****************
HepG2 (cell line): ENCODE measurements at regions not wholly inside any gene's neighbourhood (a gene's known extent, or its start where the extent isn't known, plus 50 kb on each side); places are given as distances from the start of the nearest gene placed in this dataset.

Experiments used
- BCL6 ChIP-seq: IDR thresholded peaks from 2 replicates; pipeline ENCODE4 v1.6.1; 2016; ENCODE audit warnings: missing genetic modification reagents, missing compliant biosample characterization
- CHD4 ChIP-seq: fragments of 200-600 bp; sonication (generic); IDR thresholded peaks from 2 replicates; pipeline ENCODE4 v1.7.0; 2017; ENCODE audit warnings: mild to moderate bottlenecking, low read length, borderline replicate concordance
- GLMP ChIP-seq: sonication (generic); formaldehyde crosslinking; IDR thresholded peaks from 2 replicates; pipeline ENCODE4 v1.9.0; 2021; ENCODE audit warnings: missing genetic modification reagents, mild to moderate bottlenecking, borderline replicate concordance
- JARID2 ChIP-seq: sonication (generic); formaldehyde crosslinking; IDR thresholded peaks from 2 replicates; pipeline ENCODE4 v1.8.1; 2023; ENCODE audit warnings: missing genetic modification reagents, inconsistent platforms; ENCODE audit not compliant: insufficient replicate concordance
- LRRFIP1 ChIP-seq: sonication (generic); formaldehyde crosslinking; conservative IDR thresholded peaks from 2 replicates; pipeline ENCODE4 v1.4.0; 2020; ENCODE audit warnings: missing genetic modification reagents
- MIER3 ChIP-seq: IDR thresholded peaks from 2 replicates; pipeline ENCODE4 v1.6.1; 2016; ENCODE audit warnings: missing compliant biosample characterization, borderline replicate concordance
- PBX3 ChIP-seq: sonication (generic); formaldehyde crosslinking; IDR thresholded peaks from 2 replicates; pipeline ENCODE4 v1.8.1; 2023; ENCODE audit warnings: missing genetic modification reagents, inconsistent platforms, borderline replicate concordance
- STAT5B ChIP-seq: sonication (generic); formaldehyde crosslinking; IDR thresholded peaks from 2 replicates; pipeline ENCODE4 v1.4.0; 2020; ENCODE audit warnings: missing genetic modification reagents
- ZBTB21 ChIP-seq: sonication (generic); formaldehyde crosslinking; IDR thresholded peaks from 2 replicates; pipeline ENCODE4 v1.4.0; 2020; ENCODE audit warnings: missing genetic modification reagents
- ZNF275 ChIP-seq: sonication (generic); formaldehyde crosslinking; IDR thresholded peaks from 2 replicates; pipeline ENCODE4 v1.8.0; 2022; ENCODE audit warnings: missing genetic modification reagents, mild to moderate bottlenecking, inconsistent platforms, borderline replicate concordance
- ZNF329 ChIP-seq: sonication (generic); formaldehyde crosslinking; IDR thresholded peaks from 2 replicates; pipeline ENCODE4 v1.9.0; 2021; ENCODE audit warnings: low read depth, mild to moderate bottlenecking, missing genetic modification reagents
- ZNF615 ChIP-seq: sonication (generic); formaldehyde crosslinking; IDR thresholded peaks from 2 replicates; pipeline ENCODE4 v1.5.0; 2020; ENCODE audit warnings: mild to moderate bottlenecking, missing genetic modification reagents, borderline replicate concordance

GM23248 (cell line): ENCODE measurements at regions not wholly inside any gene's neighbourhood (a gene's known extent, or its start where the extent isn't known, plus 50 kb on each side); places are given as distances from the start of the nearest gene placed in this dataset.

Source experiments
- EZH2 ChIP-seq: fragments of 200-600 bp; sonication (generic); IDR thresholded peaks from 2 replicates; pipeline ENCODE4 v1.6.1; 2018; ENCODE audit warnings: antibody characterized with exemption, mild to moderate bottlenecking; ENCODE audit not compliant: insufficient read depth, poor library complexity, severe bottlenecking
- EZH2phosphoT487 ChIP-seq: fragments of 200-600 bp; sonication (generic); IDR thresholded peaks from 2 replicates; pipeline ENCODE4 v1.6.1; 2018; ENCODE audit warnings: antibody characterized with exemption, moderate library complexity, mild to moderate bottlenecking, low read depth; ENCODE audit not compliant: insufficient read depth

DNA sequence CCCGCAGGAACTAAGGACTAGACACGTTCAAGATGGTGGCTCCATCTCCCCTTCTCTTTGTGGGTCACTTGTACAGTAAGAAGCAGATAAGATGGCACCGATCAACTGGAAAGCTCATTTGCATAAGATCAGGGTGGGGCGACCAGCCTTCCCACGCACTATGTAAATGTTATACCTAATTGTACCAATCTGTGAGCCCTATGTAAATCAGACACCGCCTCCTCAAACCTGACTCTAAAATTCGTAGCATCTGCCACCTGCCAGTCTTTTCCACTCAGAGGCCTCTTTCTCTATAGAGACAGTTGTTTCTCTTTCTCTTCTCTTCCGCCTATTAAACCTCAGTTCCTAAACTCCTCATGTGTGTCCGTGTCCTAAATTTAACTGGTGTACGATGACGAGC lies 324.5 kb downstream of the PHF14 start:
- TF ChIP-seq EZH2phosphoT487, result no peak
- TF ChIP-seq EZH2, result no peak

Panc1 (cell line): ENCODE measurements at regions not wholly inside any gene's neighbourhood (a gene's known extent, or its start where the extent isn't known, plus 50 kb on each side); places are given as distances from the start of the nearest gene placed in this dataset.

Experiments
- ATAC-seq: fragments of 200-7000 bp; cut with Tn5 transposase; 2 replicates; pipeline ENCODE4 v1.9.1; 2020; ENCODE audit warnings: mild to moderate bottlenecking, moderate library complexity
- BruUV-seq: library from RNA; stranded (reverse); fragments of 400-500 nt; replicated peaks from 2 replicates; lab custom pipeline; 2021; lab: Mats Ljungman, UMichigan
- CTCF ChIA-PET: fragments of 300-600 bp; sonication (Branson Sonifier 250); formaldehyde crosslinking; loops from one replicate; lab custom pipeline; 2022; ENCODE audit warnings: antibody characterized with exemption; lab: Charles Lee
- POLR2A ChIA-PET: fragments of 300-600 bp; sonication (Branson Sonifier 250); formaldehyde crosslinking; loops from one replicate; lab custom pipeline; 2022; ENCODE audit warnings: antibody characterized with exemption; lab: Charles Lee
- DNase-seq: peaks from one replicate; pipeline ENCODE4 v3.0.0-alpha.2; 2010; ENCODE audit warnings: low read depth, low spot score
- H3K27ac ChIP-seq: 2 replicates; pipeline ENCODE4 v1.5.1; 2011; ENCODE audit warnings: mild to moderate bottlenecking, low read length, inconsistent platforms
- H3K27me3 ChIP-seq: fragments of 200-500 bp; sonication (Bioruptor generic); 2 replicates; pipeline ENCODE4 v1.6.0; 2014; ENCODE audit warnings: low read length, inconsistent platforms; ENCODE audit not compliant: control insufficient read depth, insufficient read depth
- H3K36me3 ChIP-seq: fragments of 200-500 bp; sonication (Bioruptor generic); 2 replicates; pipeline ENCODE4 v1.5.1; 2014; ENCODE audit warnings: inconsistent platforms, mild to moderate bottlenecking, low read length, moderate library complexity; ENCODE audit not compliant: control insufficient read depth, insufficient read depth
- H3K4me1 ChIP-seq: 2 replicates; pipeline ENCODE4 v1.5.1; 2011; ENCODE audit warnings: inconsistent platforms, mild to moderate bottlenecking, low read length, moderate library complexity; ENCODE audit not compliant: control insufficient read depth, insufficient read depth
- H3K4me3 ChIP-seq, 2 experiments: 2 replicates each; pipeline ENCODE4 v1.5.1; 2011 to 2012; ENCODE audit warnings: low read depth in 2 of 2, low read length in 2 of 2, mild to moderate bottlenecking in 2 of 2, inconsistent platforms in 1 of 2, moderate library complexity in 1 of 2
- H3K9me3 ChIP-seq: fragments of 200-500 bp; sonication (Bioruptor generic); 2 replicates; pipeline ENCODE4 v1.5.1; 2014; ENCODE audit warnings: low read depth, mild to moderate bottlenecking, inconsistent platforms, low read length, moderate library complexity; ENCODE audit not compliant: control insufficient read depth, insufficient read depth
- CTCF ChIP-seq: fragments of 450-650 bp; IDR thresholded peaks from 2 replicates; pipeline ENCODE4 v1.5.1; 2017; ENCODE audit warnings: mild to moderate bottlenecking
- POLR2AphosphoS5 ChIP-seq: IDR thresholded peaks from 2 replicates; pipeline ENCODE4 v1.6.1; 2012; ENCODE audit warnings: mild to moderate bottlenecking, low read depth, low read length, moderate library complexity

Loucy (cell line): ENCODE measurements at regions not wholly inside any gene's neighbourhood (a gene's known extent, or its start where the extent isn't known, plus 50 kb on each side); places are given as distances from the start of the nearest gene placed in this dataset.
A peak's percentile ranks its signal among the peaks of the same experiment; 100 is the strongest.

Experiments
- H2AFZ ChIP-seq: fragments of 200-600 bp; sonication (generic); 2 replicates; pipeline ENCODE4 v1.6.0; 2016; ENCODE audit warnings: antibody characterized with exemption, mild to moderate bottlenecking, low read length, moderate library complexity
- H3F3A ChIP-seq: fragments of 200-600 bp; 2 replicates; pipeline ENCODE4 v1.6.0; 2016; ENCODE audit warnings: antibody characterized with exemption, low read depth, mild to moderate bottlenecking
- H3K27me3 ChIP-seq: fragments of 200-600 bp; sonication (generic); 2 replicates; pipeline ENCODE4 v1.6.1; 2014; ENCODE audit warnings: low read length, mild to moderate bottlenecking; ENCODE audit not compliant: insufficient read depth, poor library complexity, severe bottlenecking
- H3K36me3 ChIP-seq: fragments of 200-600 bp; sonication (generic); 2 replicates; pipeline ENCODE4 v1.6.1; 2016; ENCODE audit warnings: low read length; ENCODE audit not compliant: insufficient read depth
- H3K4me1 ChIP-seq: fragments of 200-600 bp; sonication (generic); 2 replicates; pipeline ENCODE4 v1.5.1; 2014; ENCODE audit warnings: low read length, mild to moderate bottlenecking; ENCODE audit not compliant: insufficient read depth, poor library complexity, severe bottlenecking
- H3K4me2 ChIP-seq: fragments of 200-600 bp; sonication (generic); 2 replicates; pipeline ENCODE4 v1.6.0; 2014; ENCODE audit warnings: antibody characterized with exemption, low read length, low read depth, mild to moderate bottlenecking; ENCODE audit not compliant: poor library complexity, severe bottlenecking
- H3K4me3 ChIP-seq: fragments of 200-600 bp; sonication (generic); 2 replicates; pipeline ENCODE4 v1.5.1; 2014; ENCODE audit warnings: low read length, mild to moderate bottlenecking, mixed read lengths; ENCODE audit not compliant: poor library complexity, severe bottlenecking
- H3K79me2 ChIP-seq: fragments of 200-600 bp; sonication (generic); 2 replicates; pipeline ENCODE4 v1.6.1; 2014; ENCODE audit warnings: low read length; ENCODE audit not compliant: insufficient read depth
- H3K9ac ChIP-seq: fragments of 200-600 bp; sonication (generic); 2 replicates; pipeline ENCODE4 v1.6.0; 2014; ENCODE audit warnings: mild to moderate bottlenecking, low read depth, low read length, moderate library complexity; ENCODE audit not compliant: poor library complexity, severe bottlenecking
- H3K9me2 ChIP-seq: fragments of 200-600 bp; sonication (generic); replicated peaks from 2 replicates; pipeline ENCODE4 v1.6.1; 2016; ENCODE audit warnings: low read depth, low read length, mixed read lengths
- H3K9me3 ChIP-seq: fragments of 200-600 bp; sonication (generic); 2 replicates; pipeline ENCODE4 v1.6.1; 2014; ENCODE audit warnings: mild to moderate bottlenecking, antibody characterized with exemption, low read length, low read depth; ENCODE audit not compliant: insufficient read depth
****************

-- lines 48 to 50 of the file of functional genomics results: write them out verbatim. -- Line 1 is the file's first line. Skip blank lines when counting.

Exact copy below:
- H3K9ac ChIP-seq: fragments of 200-600 bp; sonication (generic); 2 replicates; pipeline ENCODE4 v1.6.0; 2014; ENCODE audit warnings: mild to moderate bottlenecking, low read depth, low read length, moderate library complexity; ENCODE audit not compliant: poor library complexity, severe bottlenecking
- H3K9me2 ChIP-seq: fragments of 200-600 bp; sonication (generic); replicated peaks from 2 replicates; pipeline ENCODE4 v1.6.1; 2016; ENCODE audit warnings: low read depth, low read length, mixed read lengths
- H3K9me3 ChIP-seq: fragments of 200-600 bp; sonication (generic); 2 replicates; pipeline ENCODE4 v1.6.1; 2014; ENCODE audit warnings: mild to moderate bottlenecking, antibody characterized with exemption, low read length, low read depth; ENCODE audit not compliant: insufficient read depth